....the LOW ART GLOOMINATI aimed to depress.
Manson emerging on a triangular elevated platform during his 'Thaeter' introduction to the Grotesk Burlesk tour. Pyramid and all-seeing eye in triangle, believed by some to be a hidden symbol of the Illuminati's supposed New World Order.


All the art we have done, has many levels, but in regards to Mickey...his image was also considered to be 'degenerate' by the fascist government in [1930's Germany]. In America he represented so much more. These are pieces of the imagination, no more, no less.
Marilyn Manson
February 2003

The photo in the middle of The Golden Age Of Grotesque album booklet is Manson is made up in Black Face. Black face was a type of theatre makeup in the early Vaudville and American theatre where, before blacks were allowed to act, a white was made up with black face paint with a white ellipse around the mouth and occasionally white circles around his eyes. The principle involved is similar to men dressed in feminine guise in the Shakespearean days when women were not allowed to partake in theatre acting. And the same in traditional Japanese theatre today.

The fact that Manson is dressed in Black Face is representative further of his art being deemed as "degenerate" by judgemental society, just as black culture was deemed as "degenerate" and forced into dimminuative servitude throughout American history, yet also embraced by white culture simultaneously. Just as today when 70% of the consumers of rap music, a phenonenom from the streets of black culture, are from young middle class whites. The dichotomy of fascination and demonization.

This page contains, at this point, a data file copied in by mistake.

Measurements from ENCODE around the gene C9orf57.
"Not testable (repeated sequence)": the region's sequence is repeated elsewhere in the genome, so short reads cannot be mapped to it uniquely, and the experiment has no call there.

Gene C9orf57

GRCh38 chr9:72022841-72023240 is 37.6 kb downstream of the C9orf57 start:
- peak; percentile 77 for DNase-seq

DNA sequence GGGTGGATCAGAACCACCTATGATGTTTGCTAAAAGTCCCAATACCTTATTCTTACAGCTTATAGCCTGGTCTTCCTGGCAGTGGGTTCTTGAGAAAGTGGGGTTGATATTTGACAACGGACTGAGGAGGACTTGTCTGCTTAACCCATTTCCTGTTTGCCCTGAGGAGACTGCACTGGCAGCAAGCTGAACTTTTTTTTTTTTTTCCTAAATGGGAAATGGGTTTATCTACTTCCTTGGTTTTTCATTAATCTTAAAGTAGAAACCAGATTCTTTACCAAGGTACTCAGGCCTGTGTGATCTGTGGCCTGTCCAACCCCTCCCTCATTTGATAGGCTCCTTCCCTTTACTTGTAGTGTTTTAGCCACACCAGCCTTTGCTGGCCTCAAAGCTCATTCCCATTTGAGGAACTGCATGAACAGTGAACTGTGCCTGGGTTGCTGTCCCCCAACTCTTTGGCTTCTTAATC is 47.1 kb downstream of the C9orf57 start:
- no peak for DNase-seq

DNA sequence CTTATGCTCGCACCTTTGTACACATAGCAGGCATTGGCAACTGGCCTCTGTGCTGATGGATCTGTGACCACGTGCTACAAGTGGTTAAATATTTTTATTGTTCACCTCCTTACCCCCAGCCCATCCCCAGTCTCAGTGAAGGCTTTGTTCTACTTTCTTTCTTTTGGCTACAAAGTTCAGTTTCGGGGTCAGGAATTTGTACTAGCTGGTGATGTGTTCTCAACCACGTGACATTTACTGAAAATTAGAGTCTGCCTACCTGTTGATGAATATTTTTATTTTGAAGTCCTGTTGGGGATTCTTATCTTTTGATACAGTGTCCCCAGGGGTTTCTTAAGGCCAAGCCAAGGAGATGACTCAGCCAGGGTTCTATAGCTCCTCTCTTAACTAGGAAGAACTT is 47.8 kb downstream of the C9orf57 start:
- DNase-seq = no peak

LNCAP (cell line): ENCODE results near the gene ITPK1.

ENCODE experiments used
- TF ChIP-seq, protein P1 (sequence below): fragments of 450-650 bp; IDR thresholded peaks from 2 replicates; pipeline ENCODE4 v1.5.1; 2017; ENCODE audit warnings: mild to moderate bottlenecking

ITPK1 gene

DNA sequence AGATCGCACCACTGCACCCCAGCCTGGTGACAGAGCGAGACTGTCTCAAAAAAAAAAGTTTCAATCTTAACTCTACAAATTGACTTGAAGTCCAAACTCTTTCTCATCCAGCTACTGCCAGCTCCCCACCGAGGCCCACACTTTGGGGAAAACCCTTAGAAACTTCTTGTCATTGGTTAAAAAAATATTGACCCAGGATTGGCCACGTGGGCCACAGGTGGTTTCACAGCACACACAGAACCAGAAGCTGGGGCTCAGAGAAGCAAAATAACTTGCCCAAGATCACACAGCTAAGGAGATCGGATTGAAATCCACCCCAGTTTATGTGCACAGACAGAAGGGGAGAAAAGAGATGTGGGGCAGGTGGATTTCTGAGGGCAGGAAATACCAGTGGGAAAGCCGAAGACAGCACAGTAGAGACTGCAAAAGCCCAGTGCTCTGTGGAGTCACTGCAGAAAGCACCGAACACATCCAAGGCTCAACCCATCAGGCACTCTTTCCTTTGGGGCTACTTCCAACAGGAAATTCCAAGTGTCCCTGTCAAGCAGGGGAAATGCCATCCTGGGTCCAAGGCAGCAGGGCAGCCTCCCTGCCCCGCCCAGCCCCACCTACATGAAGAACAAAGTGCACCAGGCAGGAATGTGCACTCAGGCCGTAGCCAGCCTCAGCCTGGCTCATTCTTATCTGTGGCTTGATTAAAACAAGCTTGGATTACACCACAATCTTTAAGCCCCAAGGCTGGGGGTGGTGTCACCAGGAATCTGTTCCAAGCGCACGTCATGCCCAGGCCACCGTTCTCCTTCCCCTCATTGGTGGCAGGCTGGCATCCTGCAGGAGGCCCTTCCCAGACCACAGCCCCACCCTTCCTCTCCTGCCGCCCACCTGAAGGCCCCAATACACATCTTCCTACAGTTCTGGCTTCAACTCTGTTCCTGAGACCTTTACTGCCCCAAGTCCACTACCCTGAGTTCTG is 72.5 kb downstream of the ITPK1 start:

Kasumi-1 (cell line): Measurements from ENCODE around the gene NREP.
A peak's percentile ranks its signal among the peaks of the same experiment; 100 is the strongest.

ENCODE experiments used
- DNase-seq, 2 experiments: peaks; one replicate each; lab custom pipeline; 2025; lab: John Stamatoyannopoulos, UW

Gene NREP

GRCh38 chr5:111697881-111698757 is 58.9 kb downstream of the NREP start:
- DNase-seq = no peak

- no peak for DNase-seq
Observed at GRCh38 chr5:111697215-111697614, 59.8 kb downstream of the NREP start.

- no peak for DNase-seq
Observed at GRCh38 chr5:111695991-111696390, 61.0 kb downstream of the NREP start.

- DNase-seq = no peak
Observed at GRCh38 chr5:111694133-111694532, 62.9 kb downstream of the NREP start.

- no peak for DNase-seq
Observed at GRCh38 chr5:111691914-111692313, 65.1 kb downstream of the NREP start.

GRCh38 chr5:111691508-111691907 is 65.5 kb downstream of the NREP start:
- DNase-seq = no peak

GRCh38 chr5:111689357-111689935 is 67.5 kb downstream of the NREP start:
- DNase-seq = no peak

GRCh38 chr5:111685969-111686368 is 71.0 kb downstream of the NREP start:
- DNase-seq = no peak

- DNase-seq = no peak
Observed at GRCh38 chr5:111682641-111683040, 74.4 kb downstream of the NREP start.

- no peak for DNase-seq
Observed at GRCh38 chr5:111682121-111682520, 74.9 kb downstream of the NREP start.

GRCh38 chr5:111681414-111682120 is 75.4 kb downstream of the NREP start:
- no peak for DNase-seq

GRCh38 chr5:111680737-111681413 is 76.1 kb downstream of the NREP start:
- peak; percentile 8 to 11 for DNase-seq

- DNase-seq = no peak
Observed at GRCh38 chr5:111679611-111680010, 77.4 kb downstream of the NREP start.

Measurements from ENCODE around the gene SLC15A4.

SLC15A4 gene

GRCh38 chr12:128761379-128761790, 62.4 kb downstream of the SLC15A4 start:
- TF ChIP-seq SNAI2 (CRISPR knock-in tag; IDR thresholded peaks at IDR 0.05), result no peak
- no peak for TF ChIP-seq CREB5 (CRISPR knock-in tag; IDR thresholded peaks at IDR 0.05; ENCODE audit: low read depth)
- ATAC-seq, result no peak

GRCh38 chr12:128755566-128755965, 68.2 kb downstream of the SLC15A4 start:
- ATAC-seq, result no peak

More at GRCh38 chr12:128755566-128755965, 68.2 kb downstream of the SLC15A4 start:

'Sol Niger', Gottfried Helnwein on a 1987 photograph.

Also hearkening back to Manson stating that, "I will be called 'degenerate,' but I will not allow my art to be labeled as such!" This "degeneracy" is not a literal one, just as the art in the "Entartete" Kunst, "Degenerate" Art exhibitions of Nazi Germany were in context and reality anything but degenerate. They were some of the greatest and most progressive works of art ever on display but villified and belittled as "degenerate" because that's what those who were in power ingrained this fascist morality and standard of beauty unto society. Just as Manson has fought against the today self imposed "The Fascism Of Beauty" which society willingly imposes upon itself. Manson gazing into a mirror, mockingly and uncaringly of of society's fascist standards, admiring his own "degenerate" beauty.

Example of the old vaudeville Blackface makeup, by Al Jolson. Manson and Gottfried Helnwein collaborative photograph.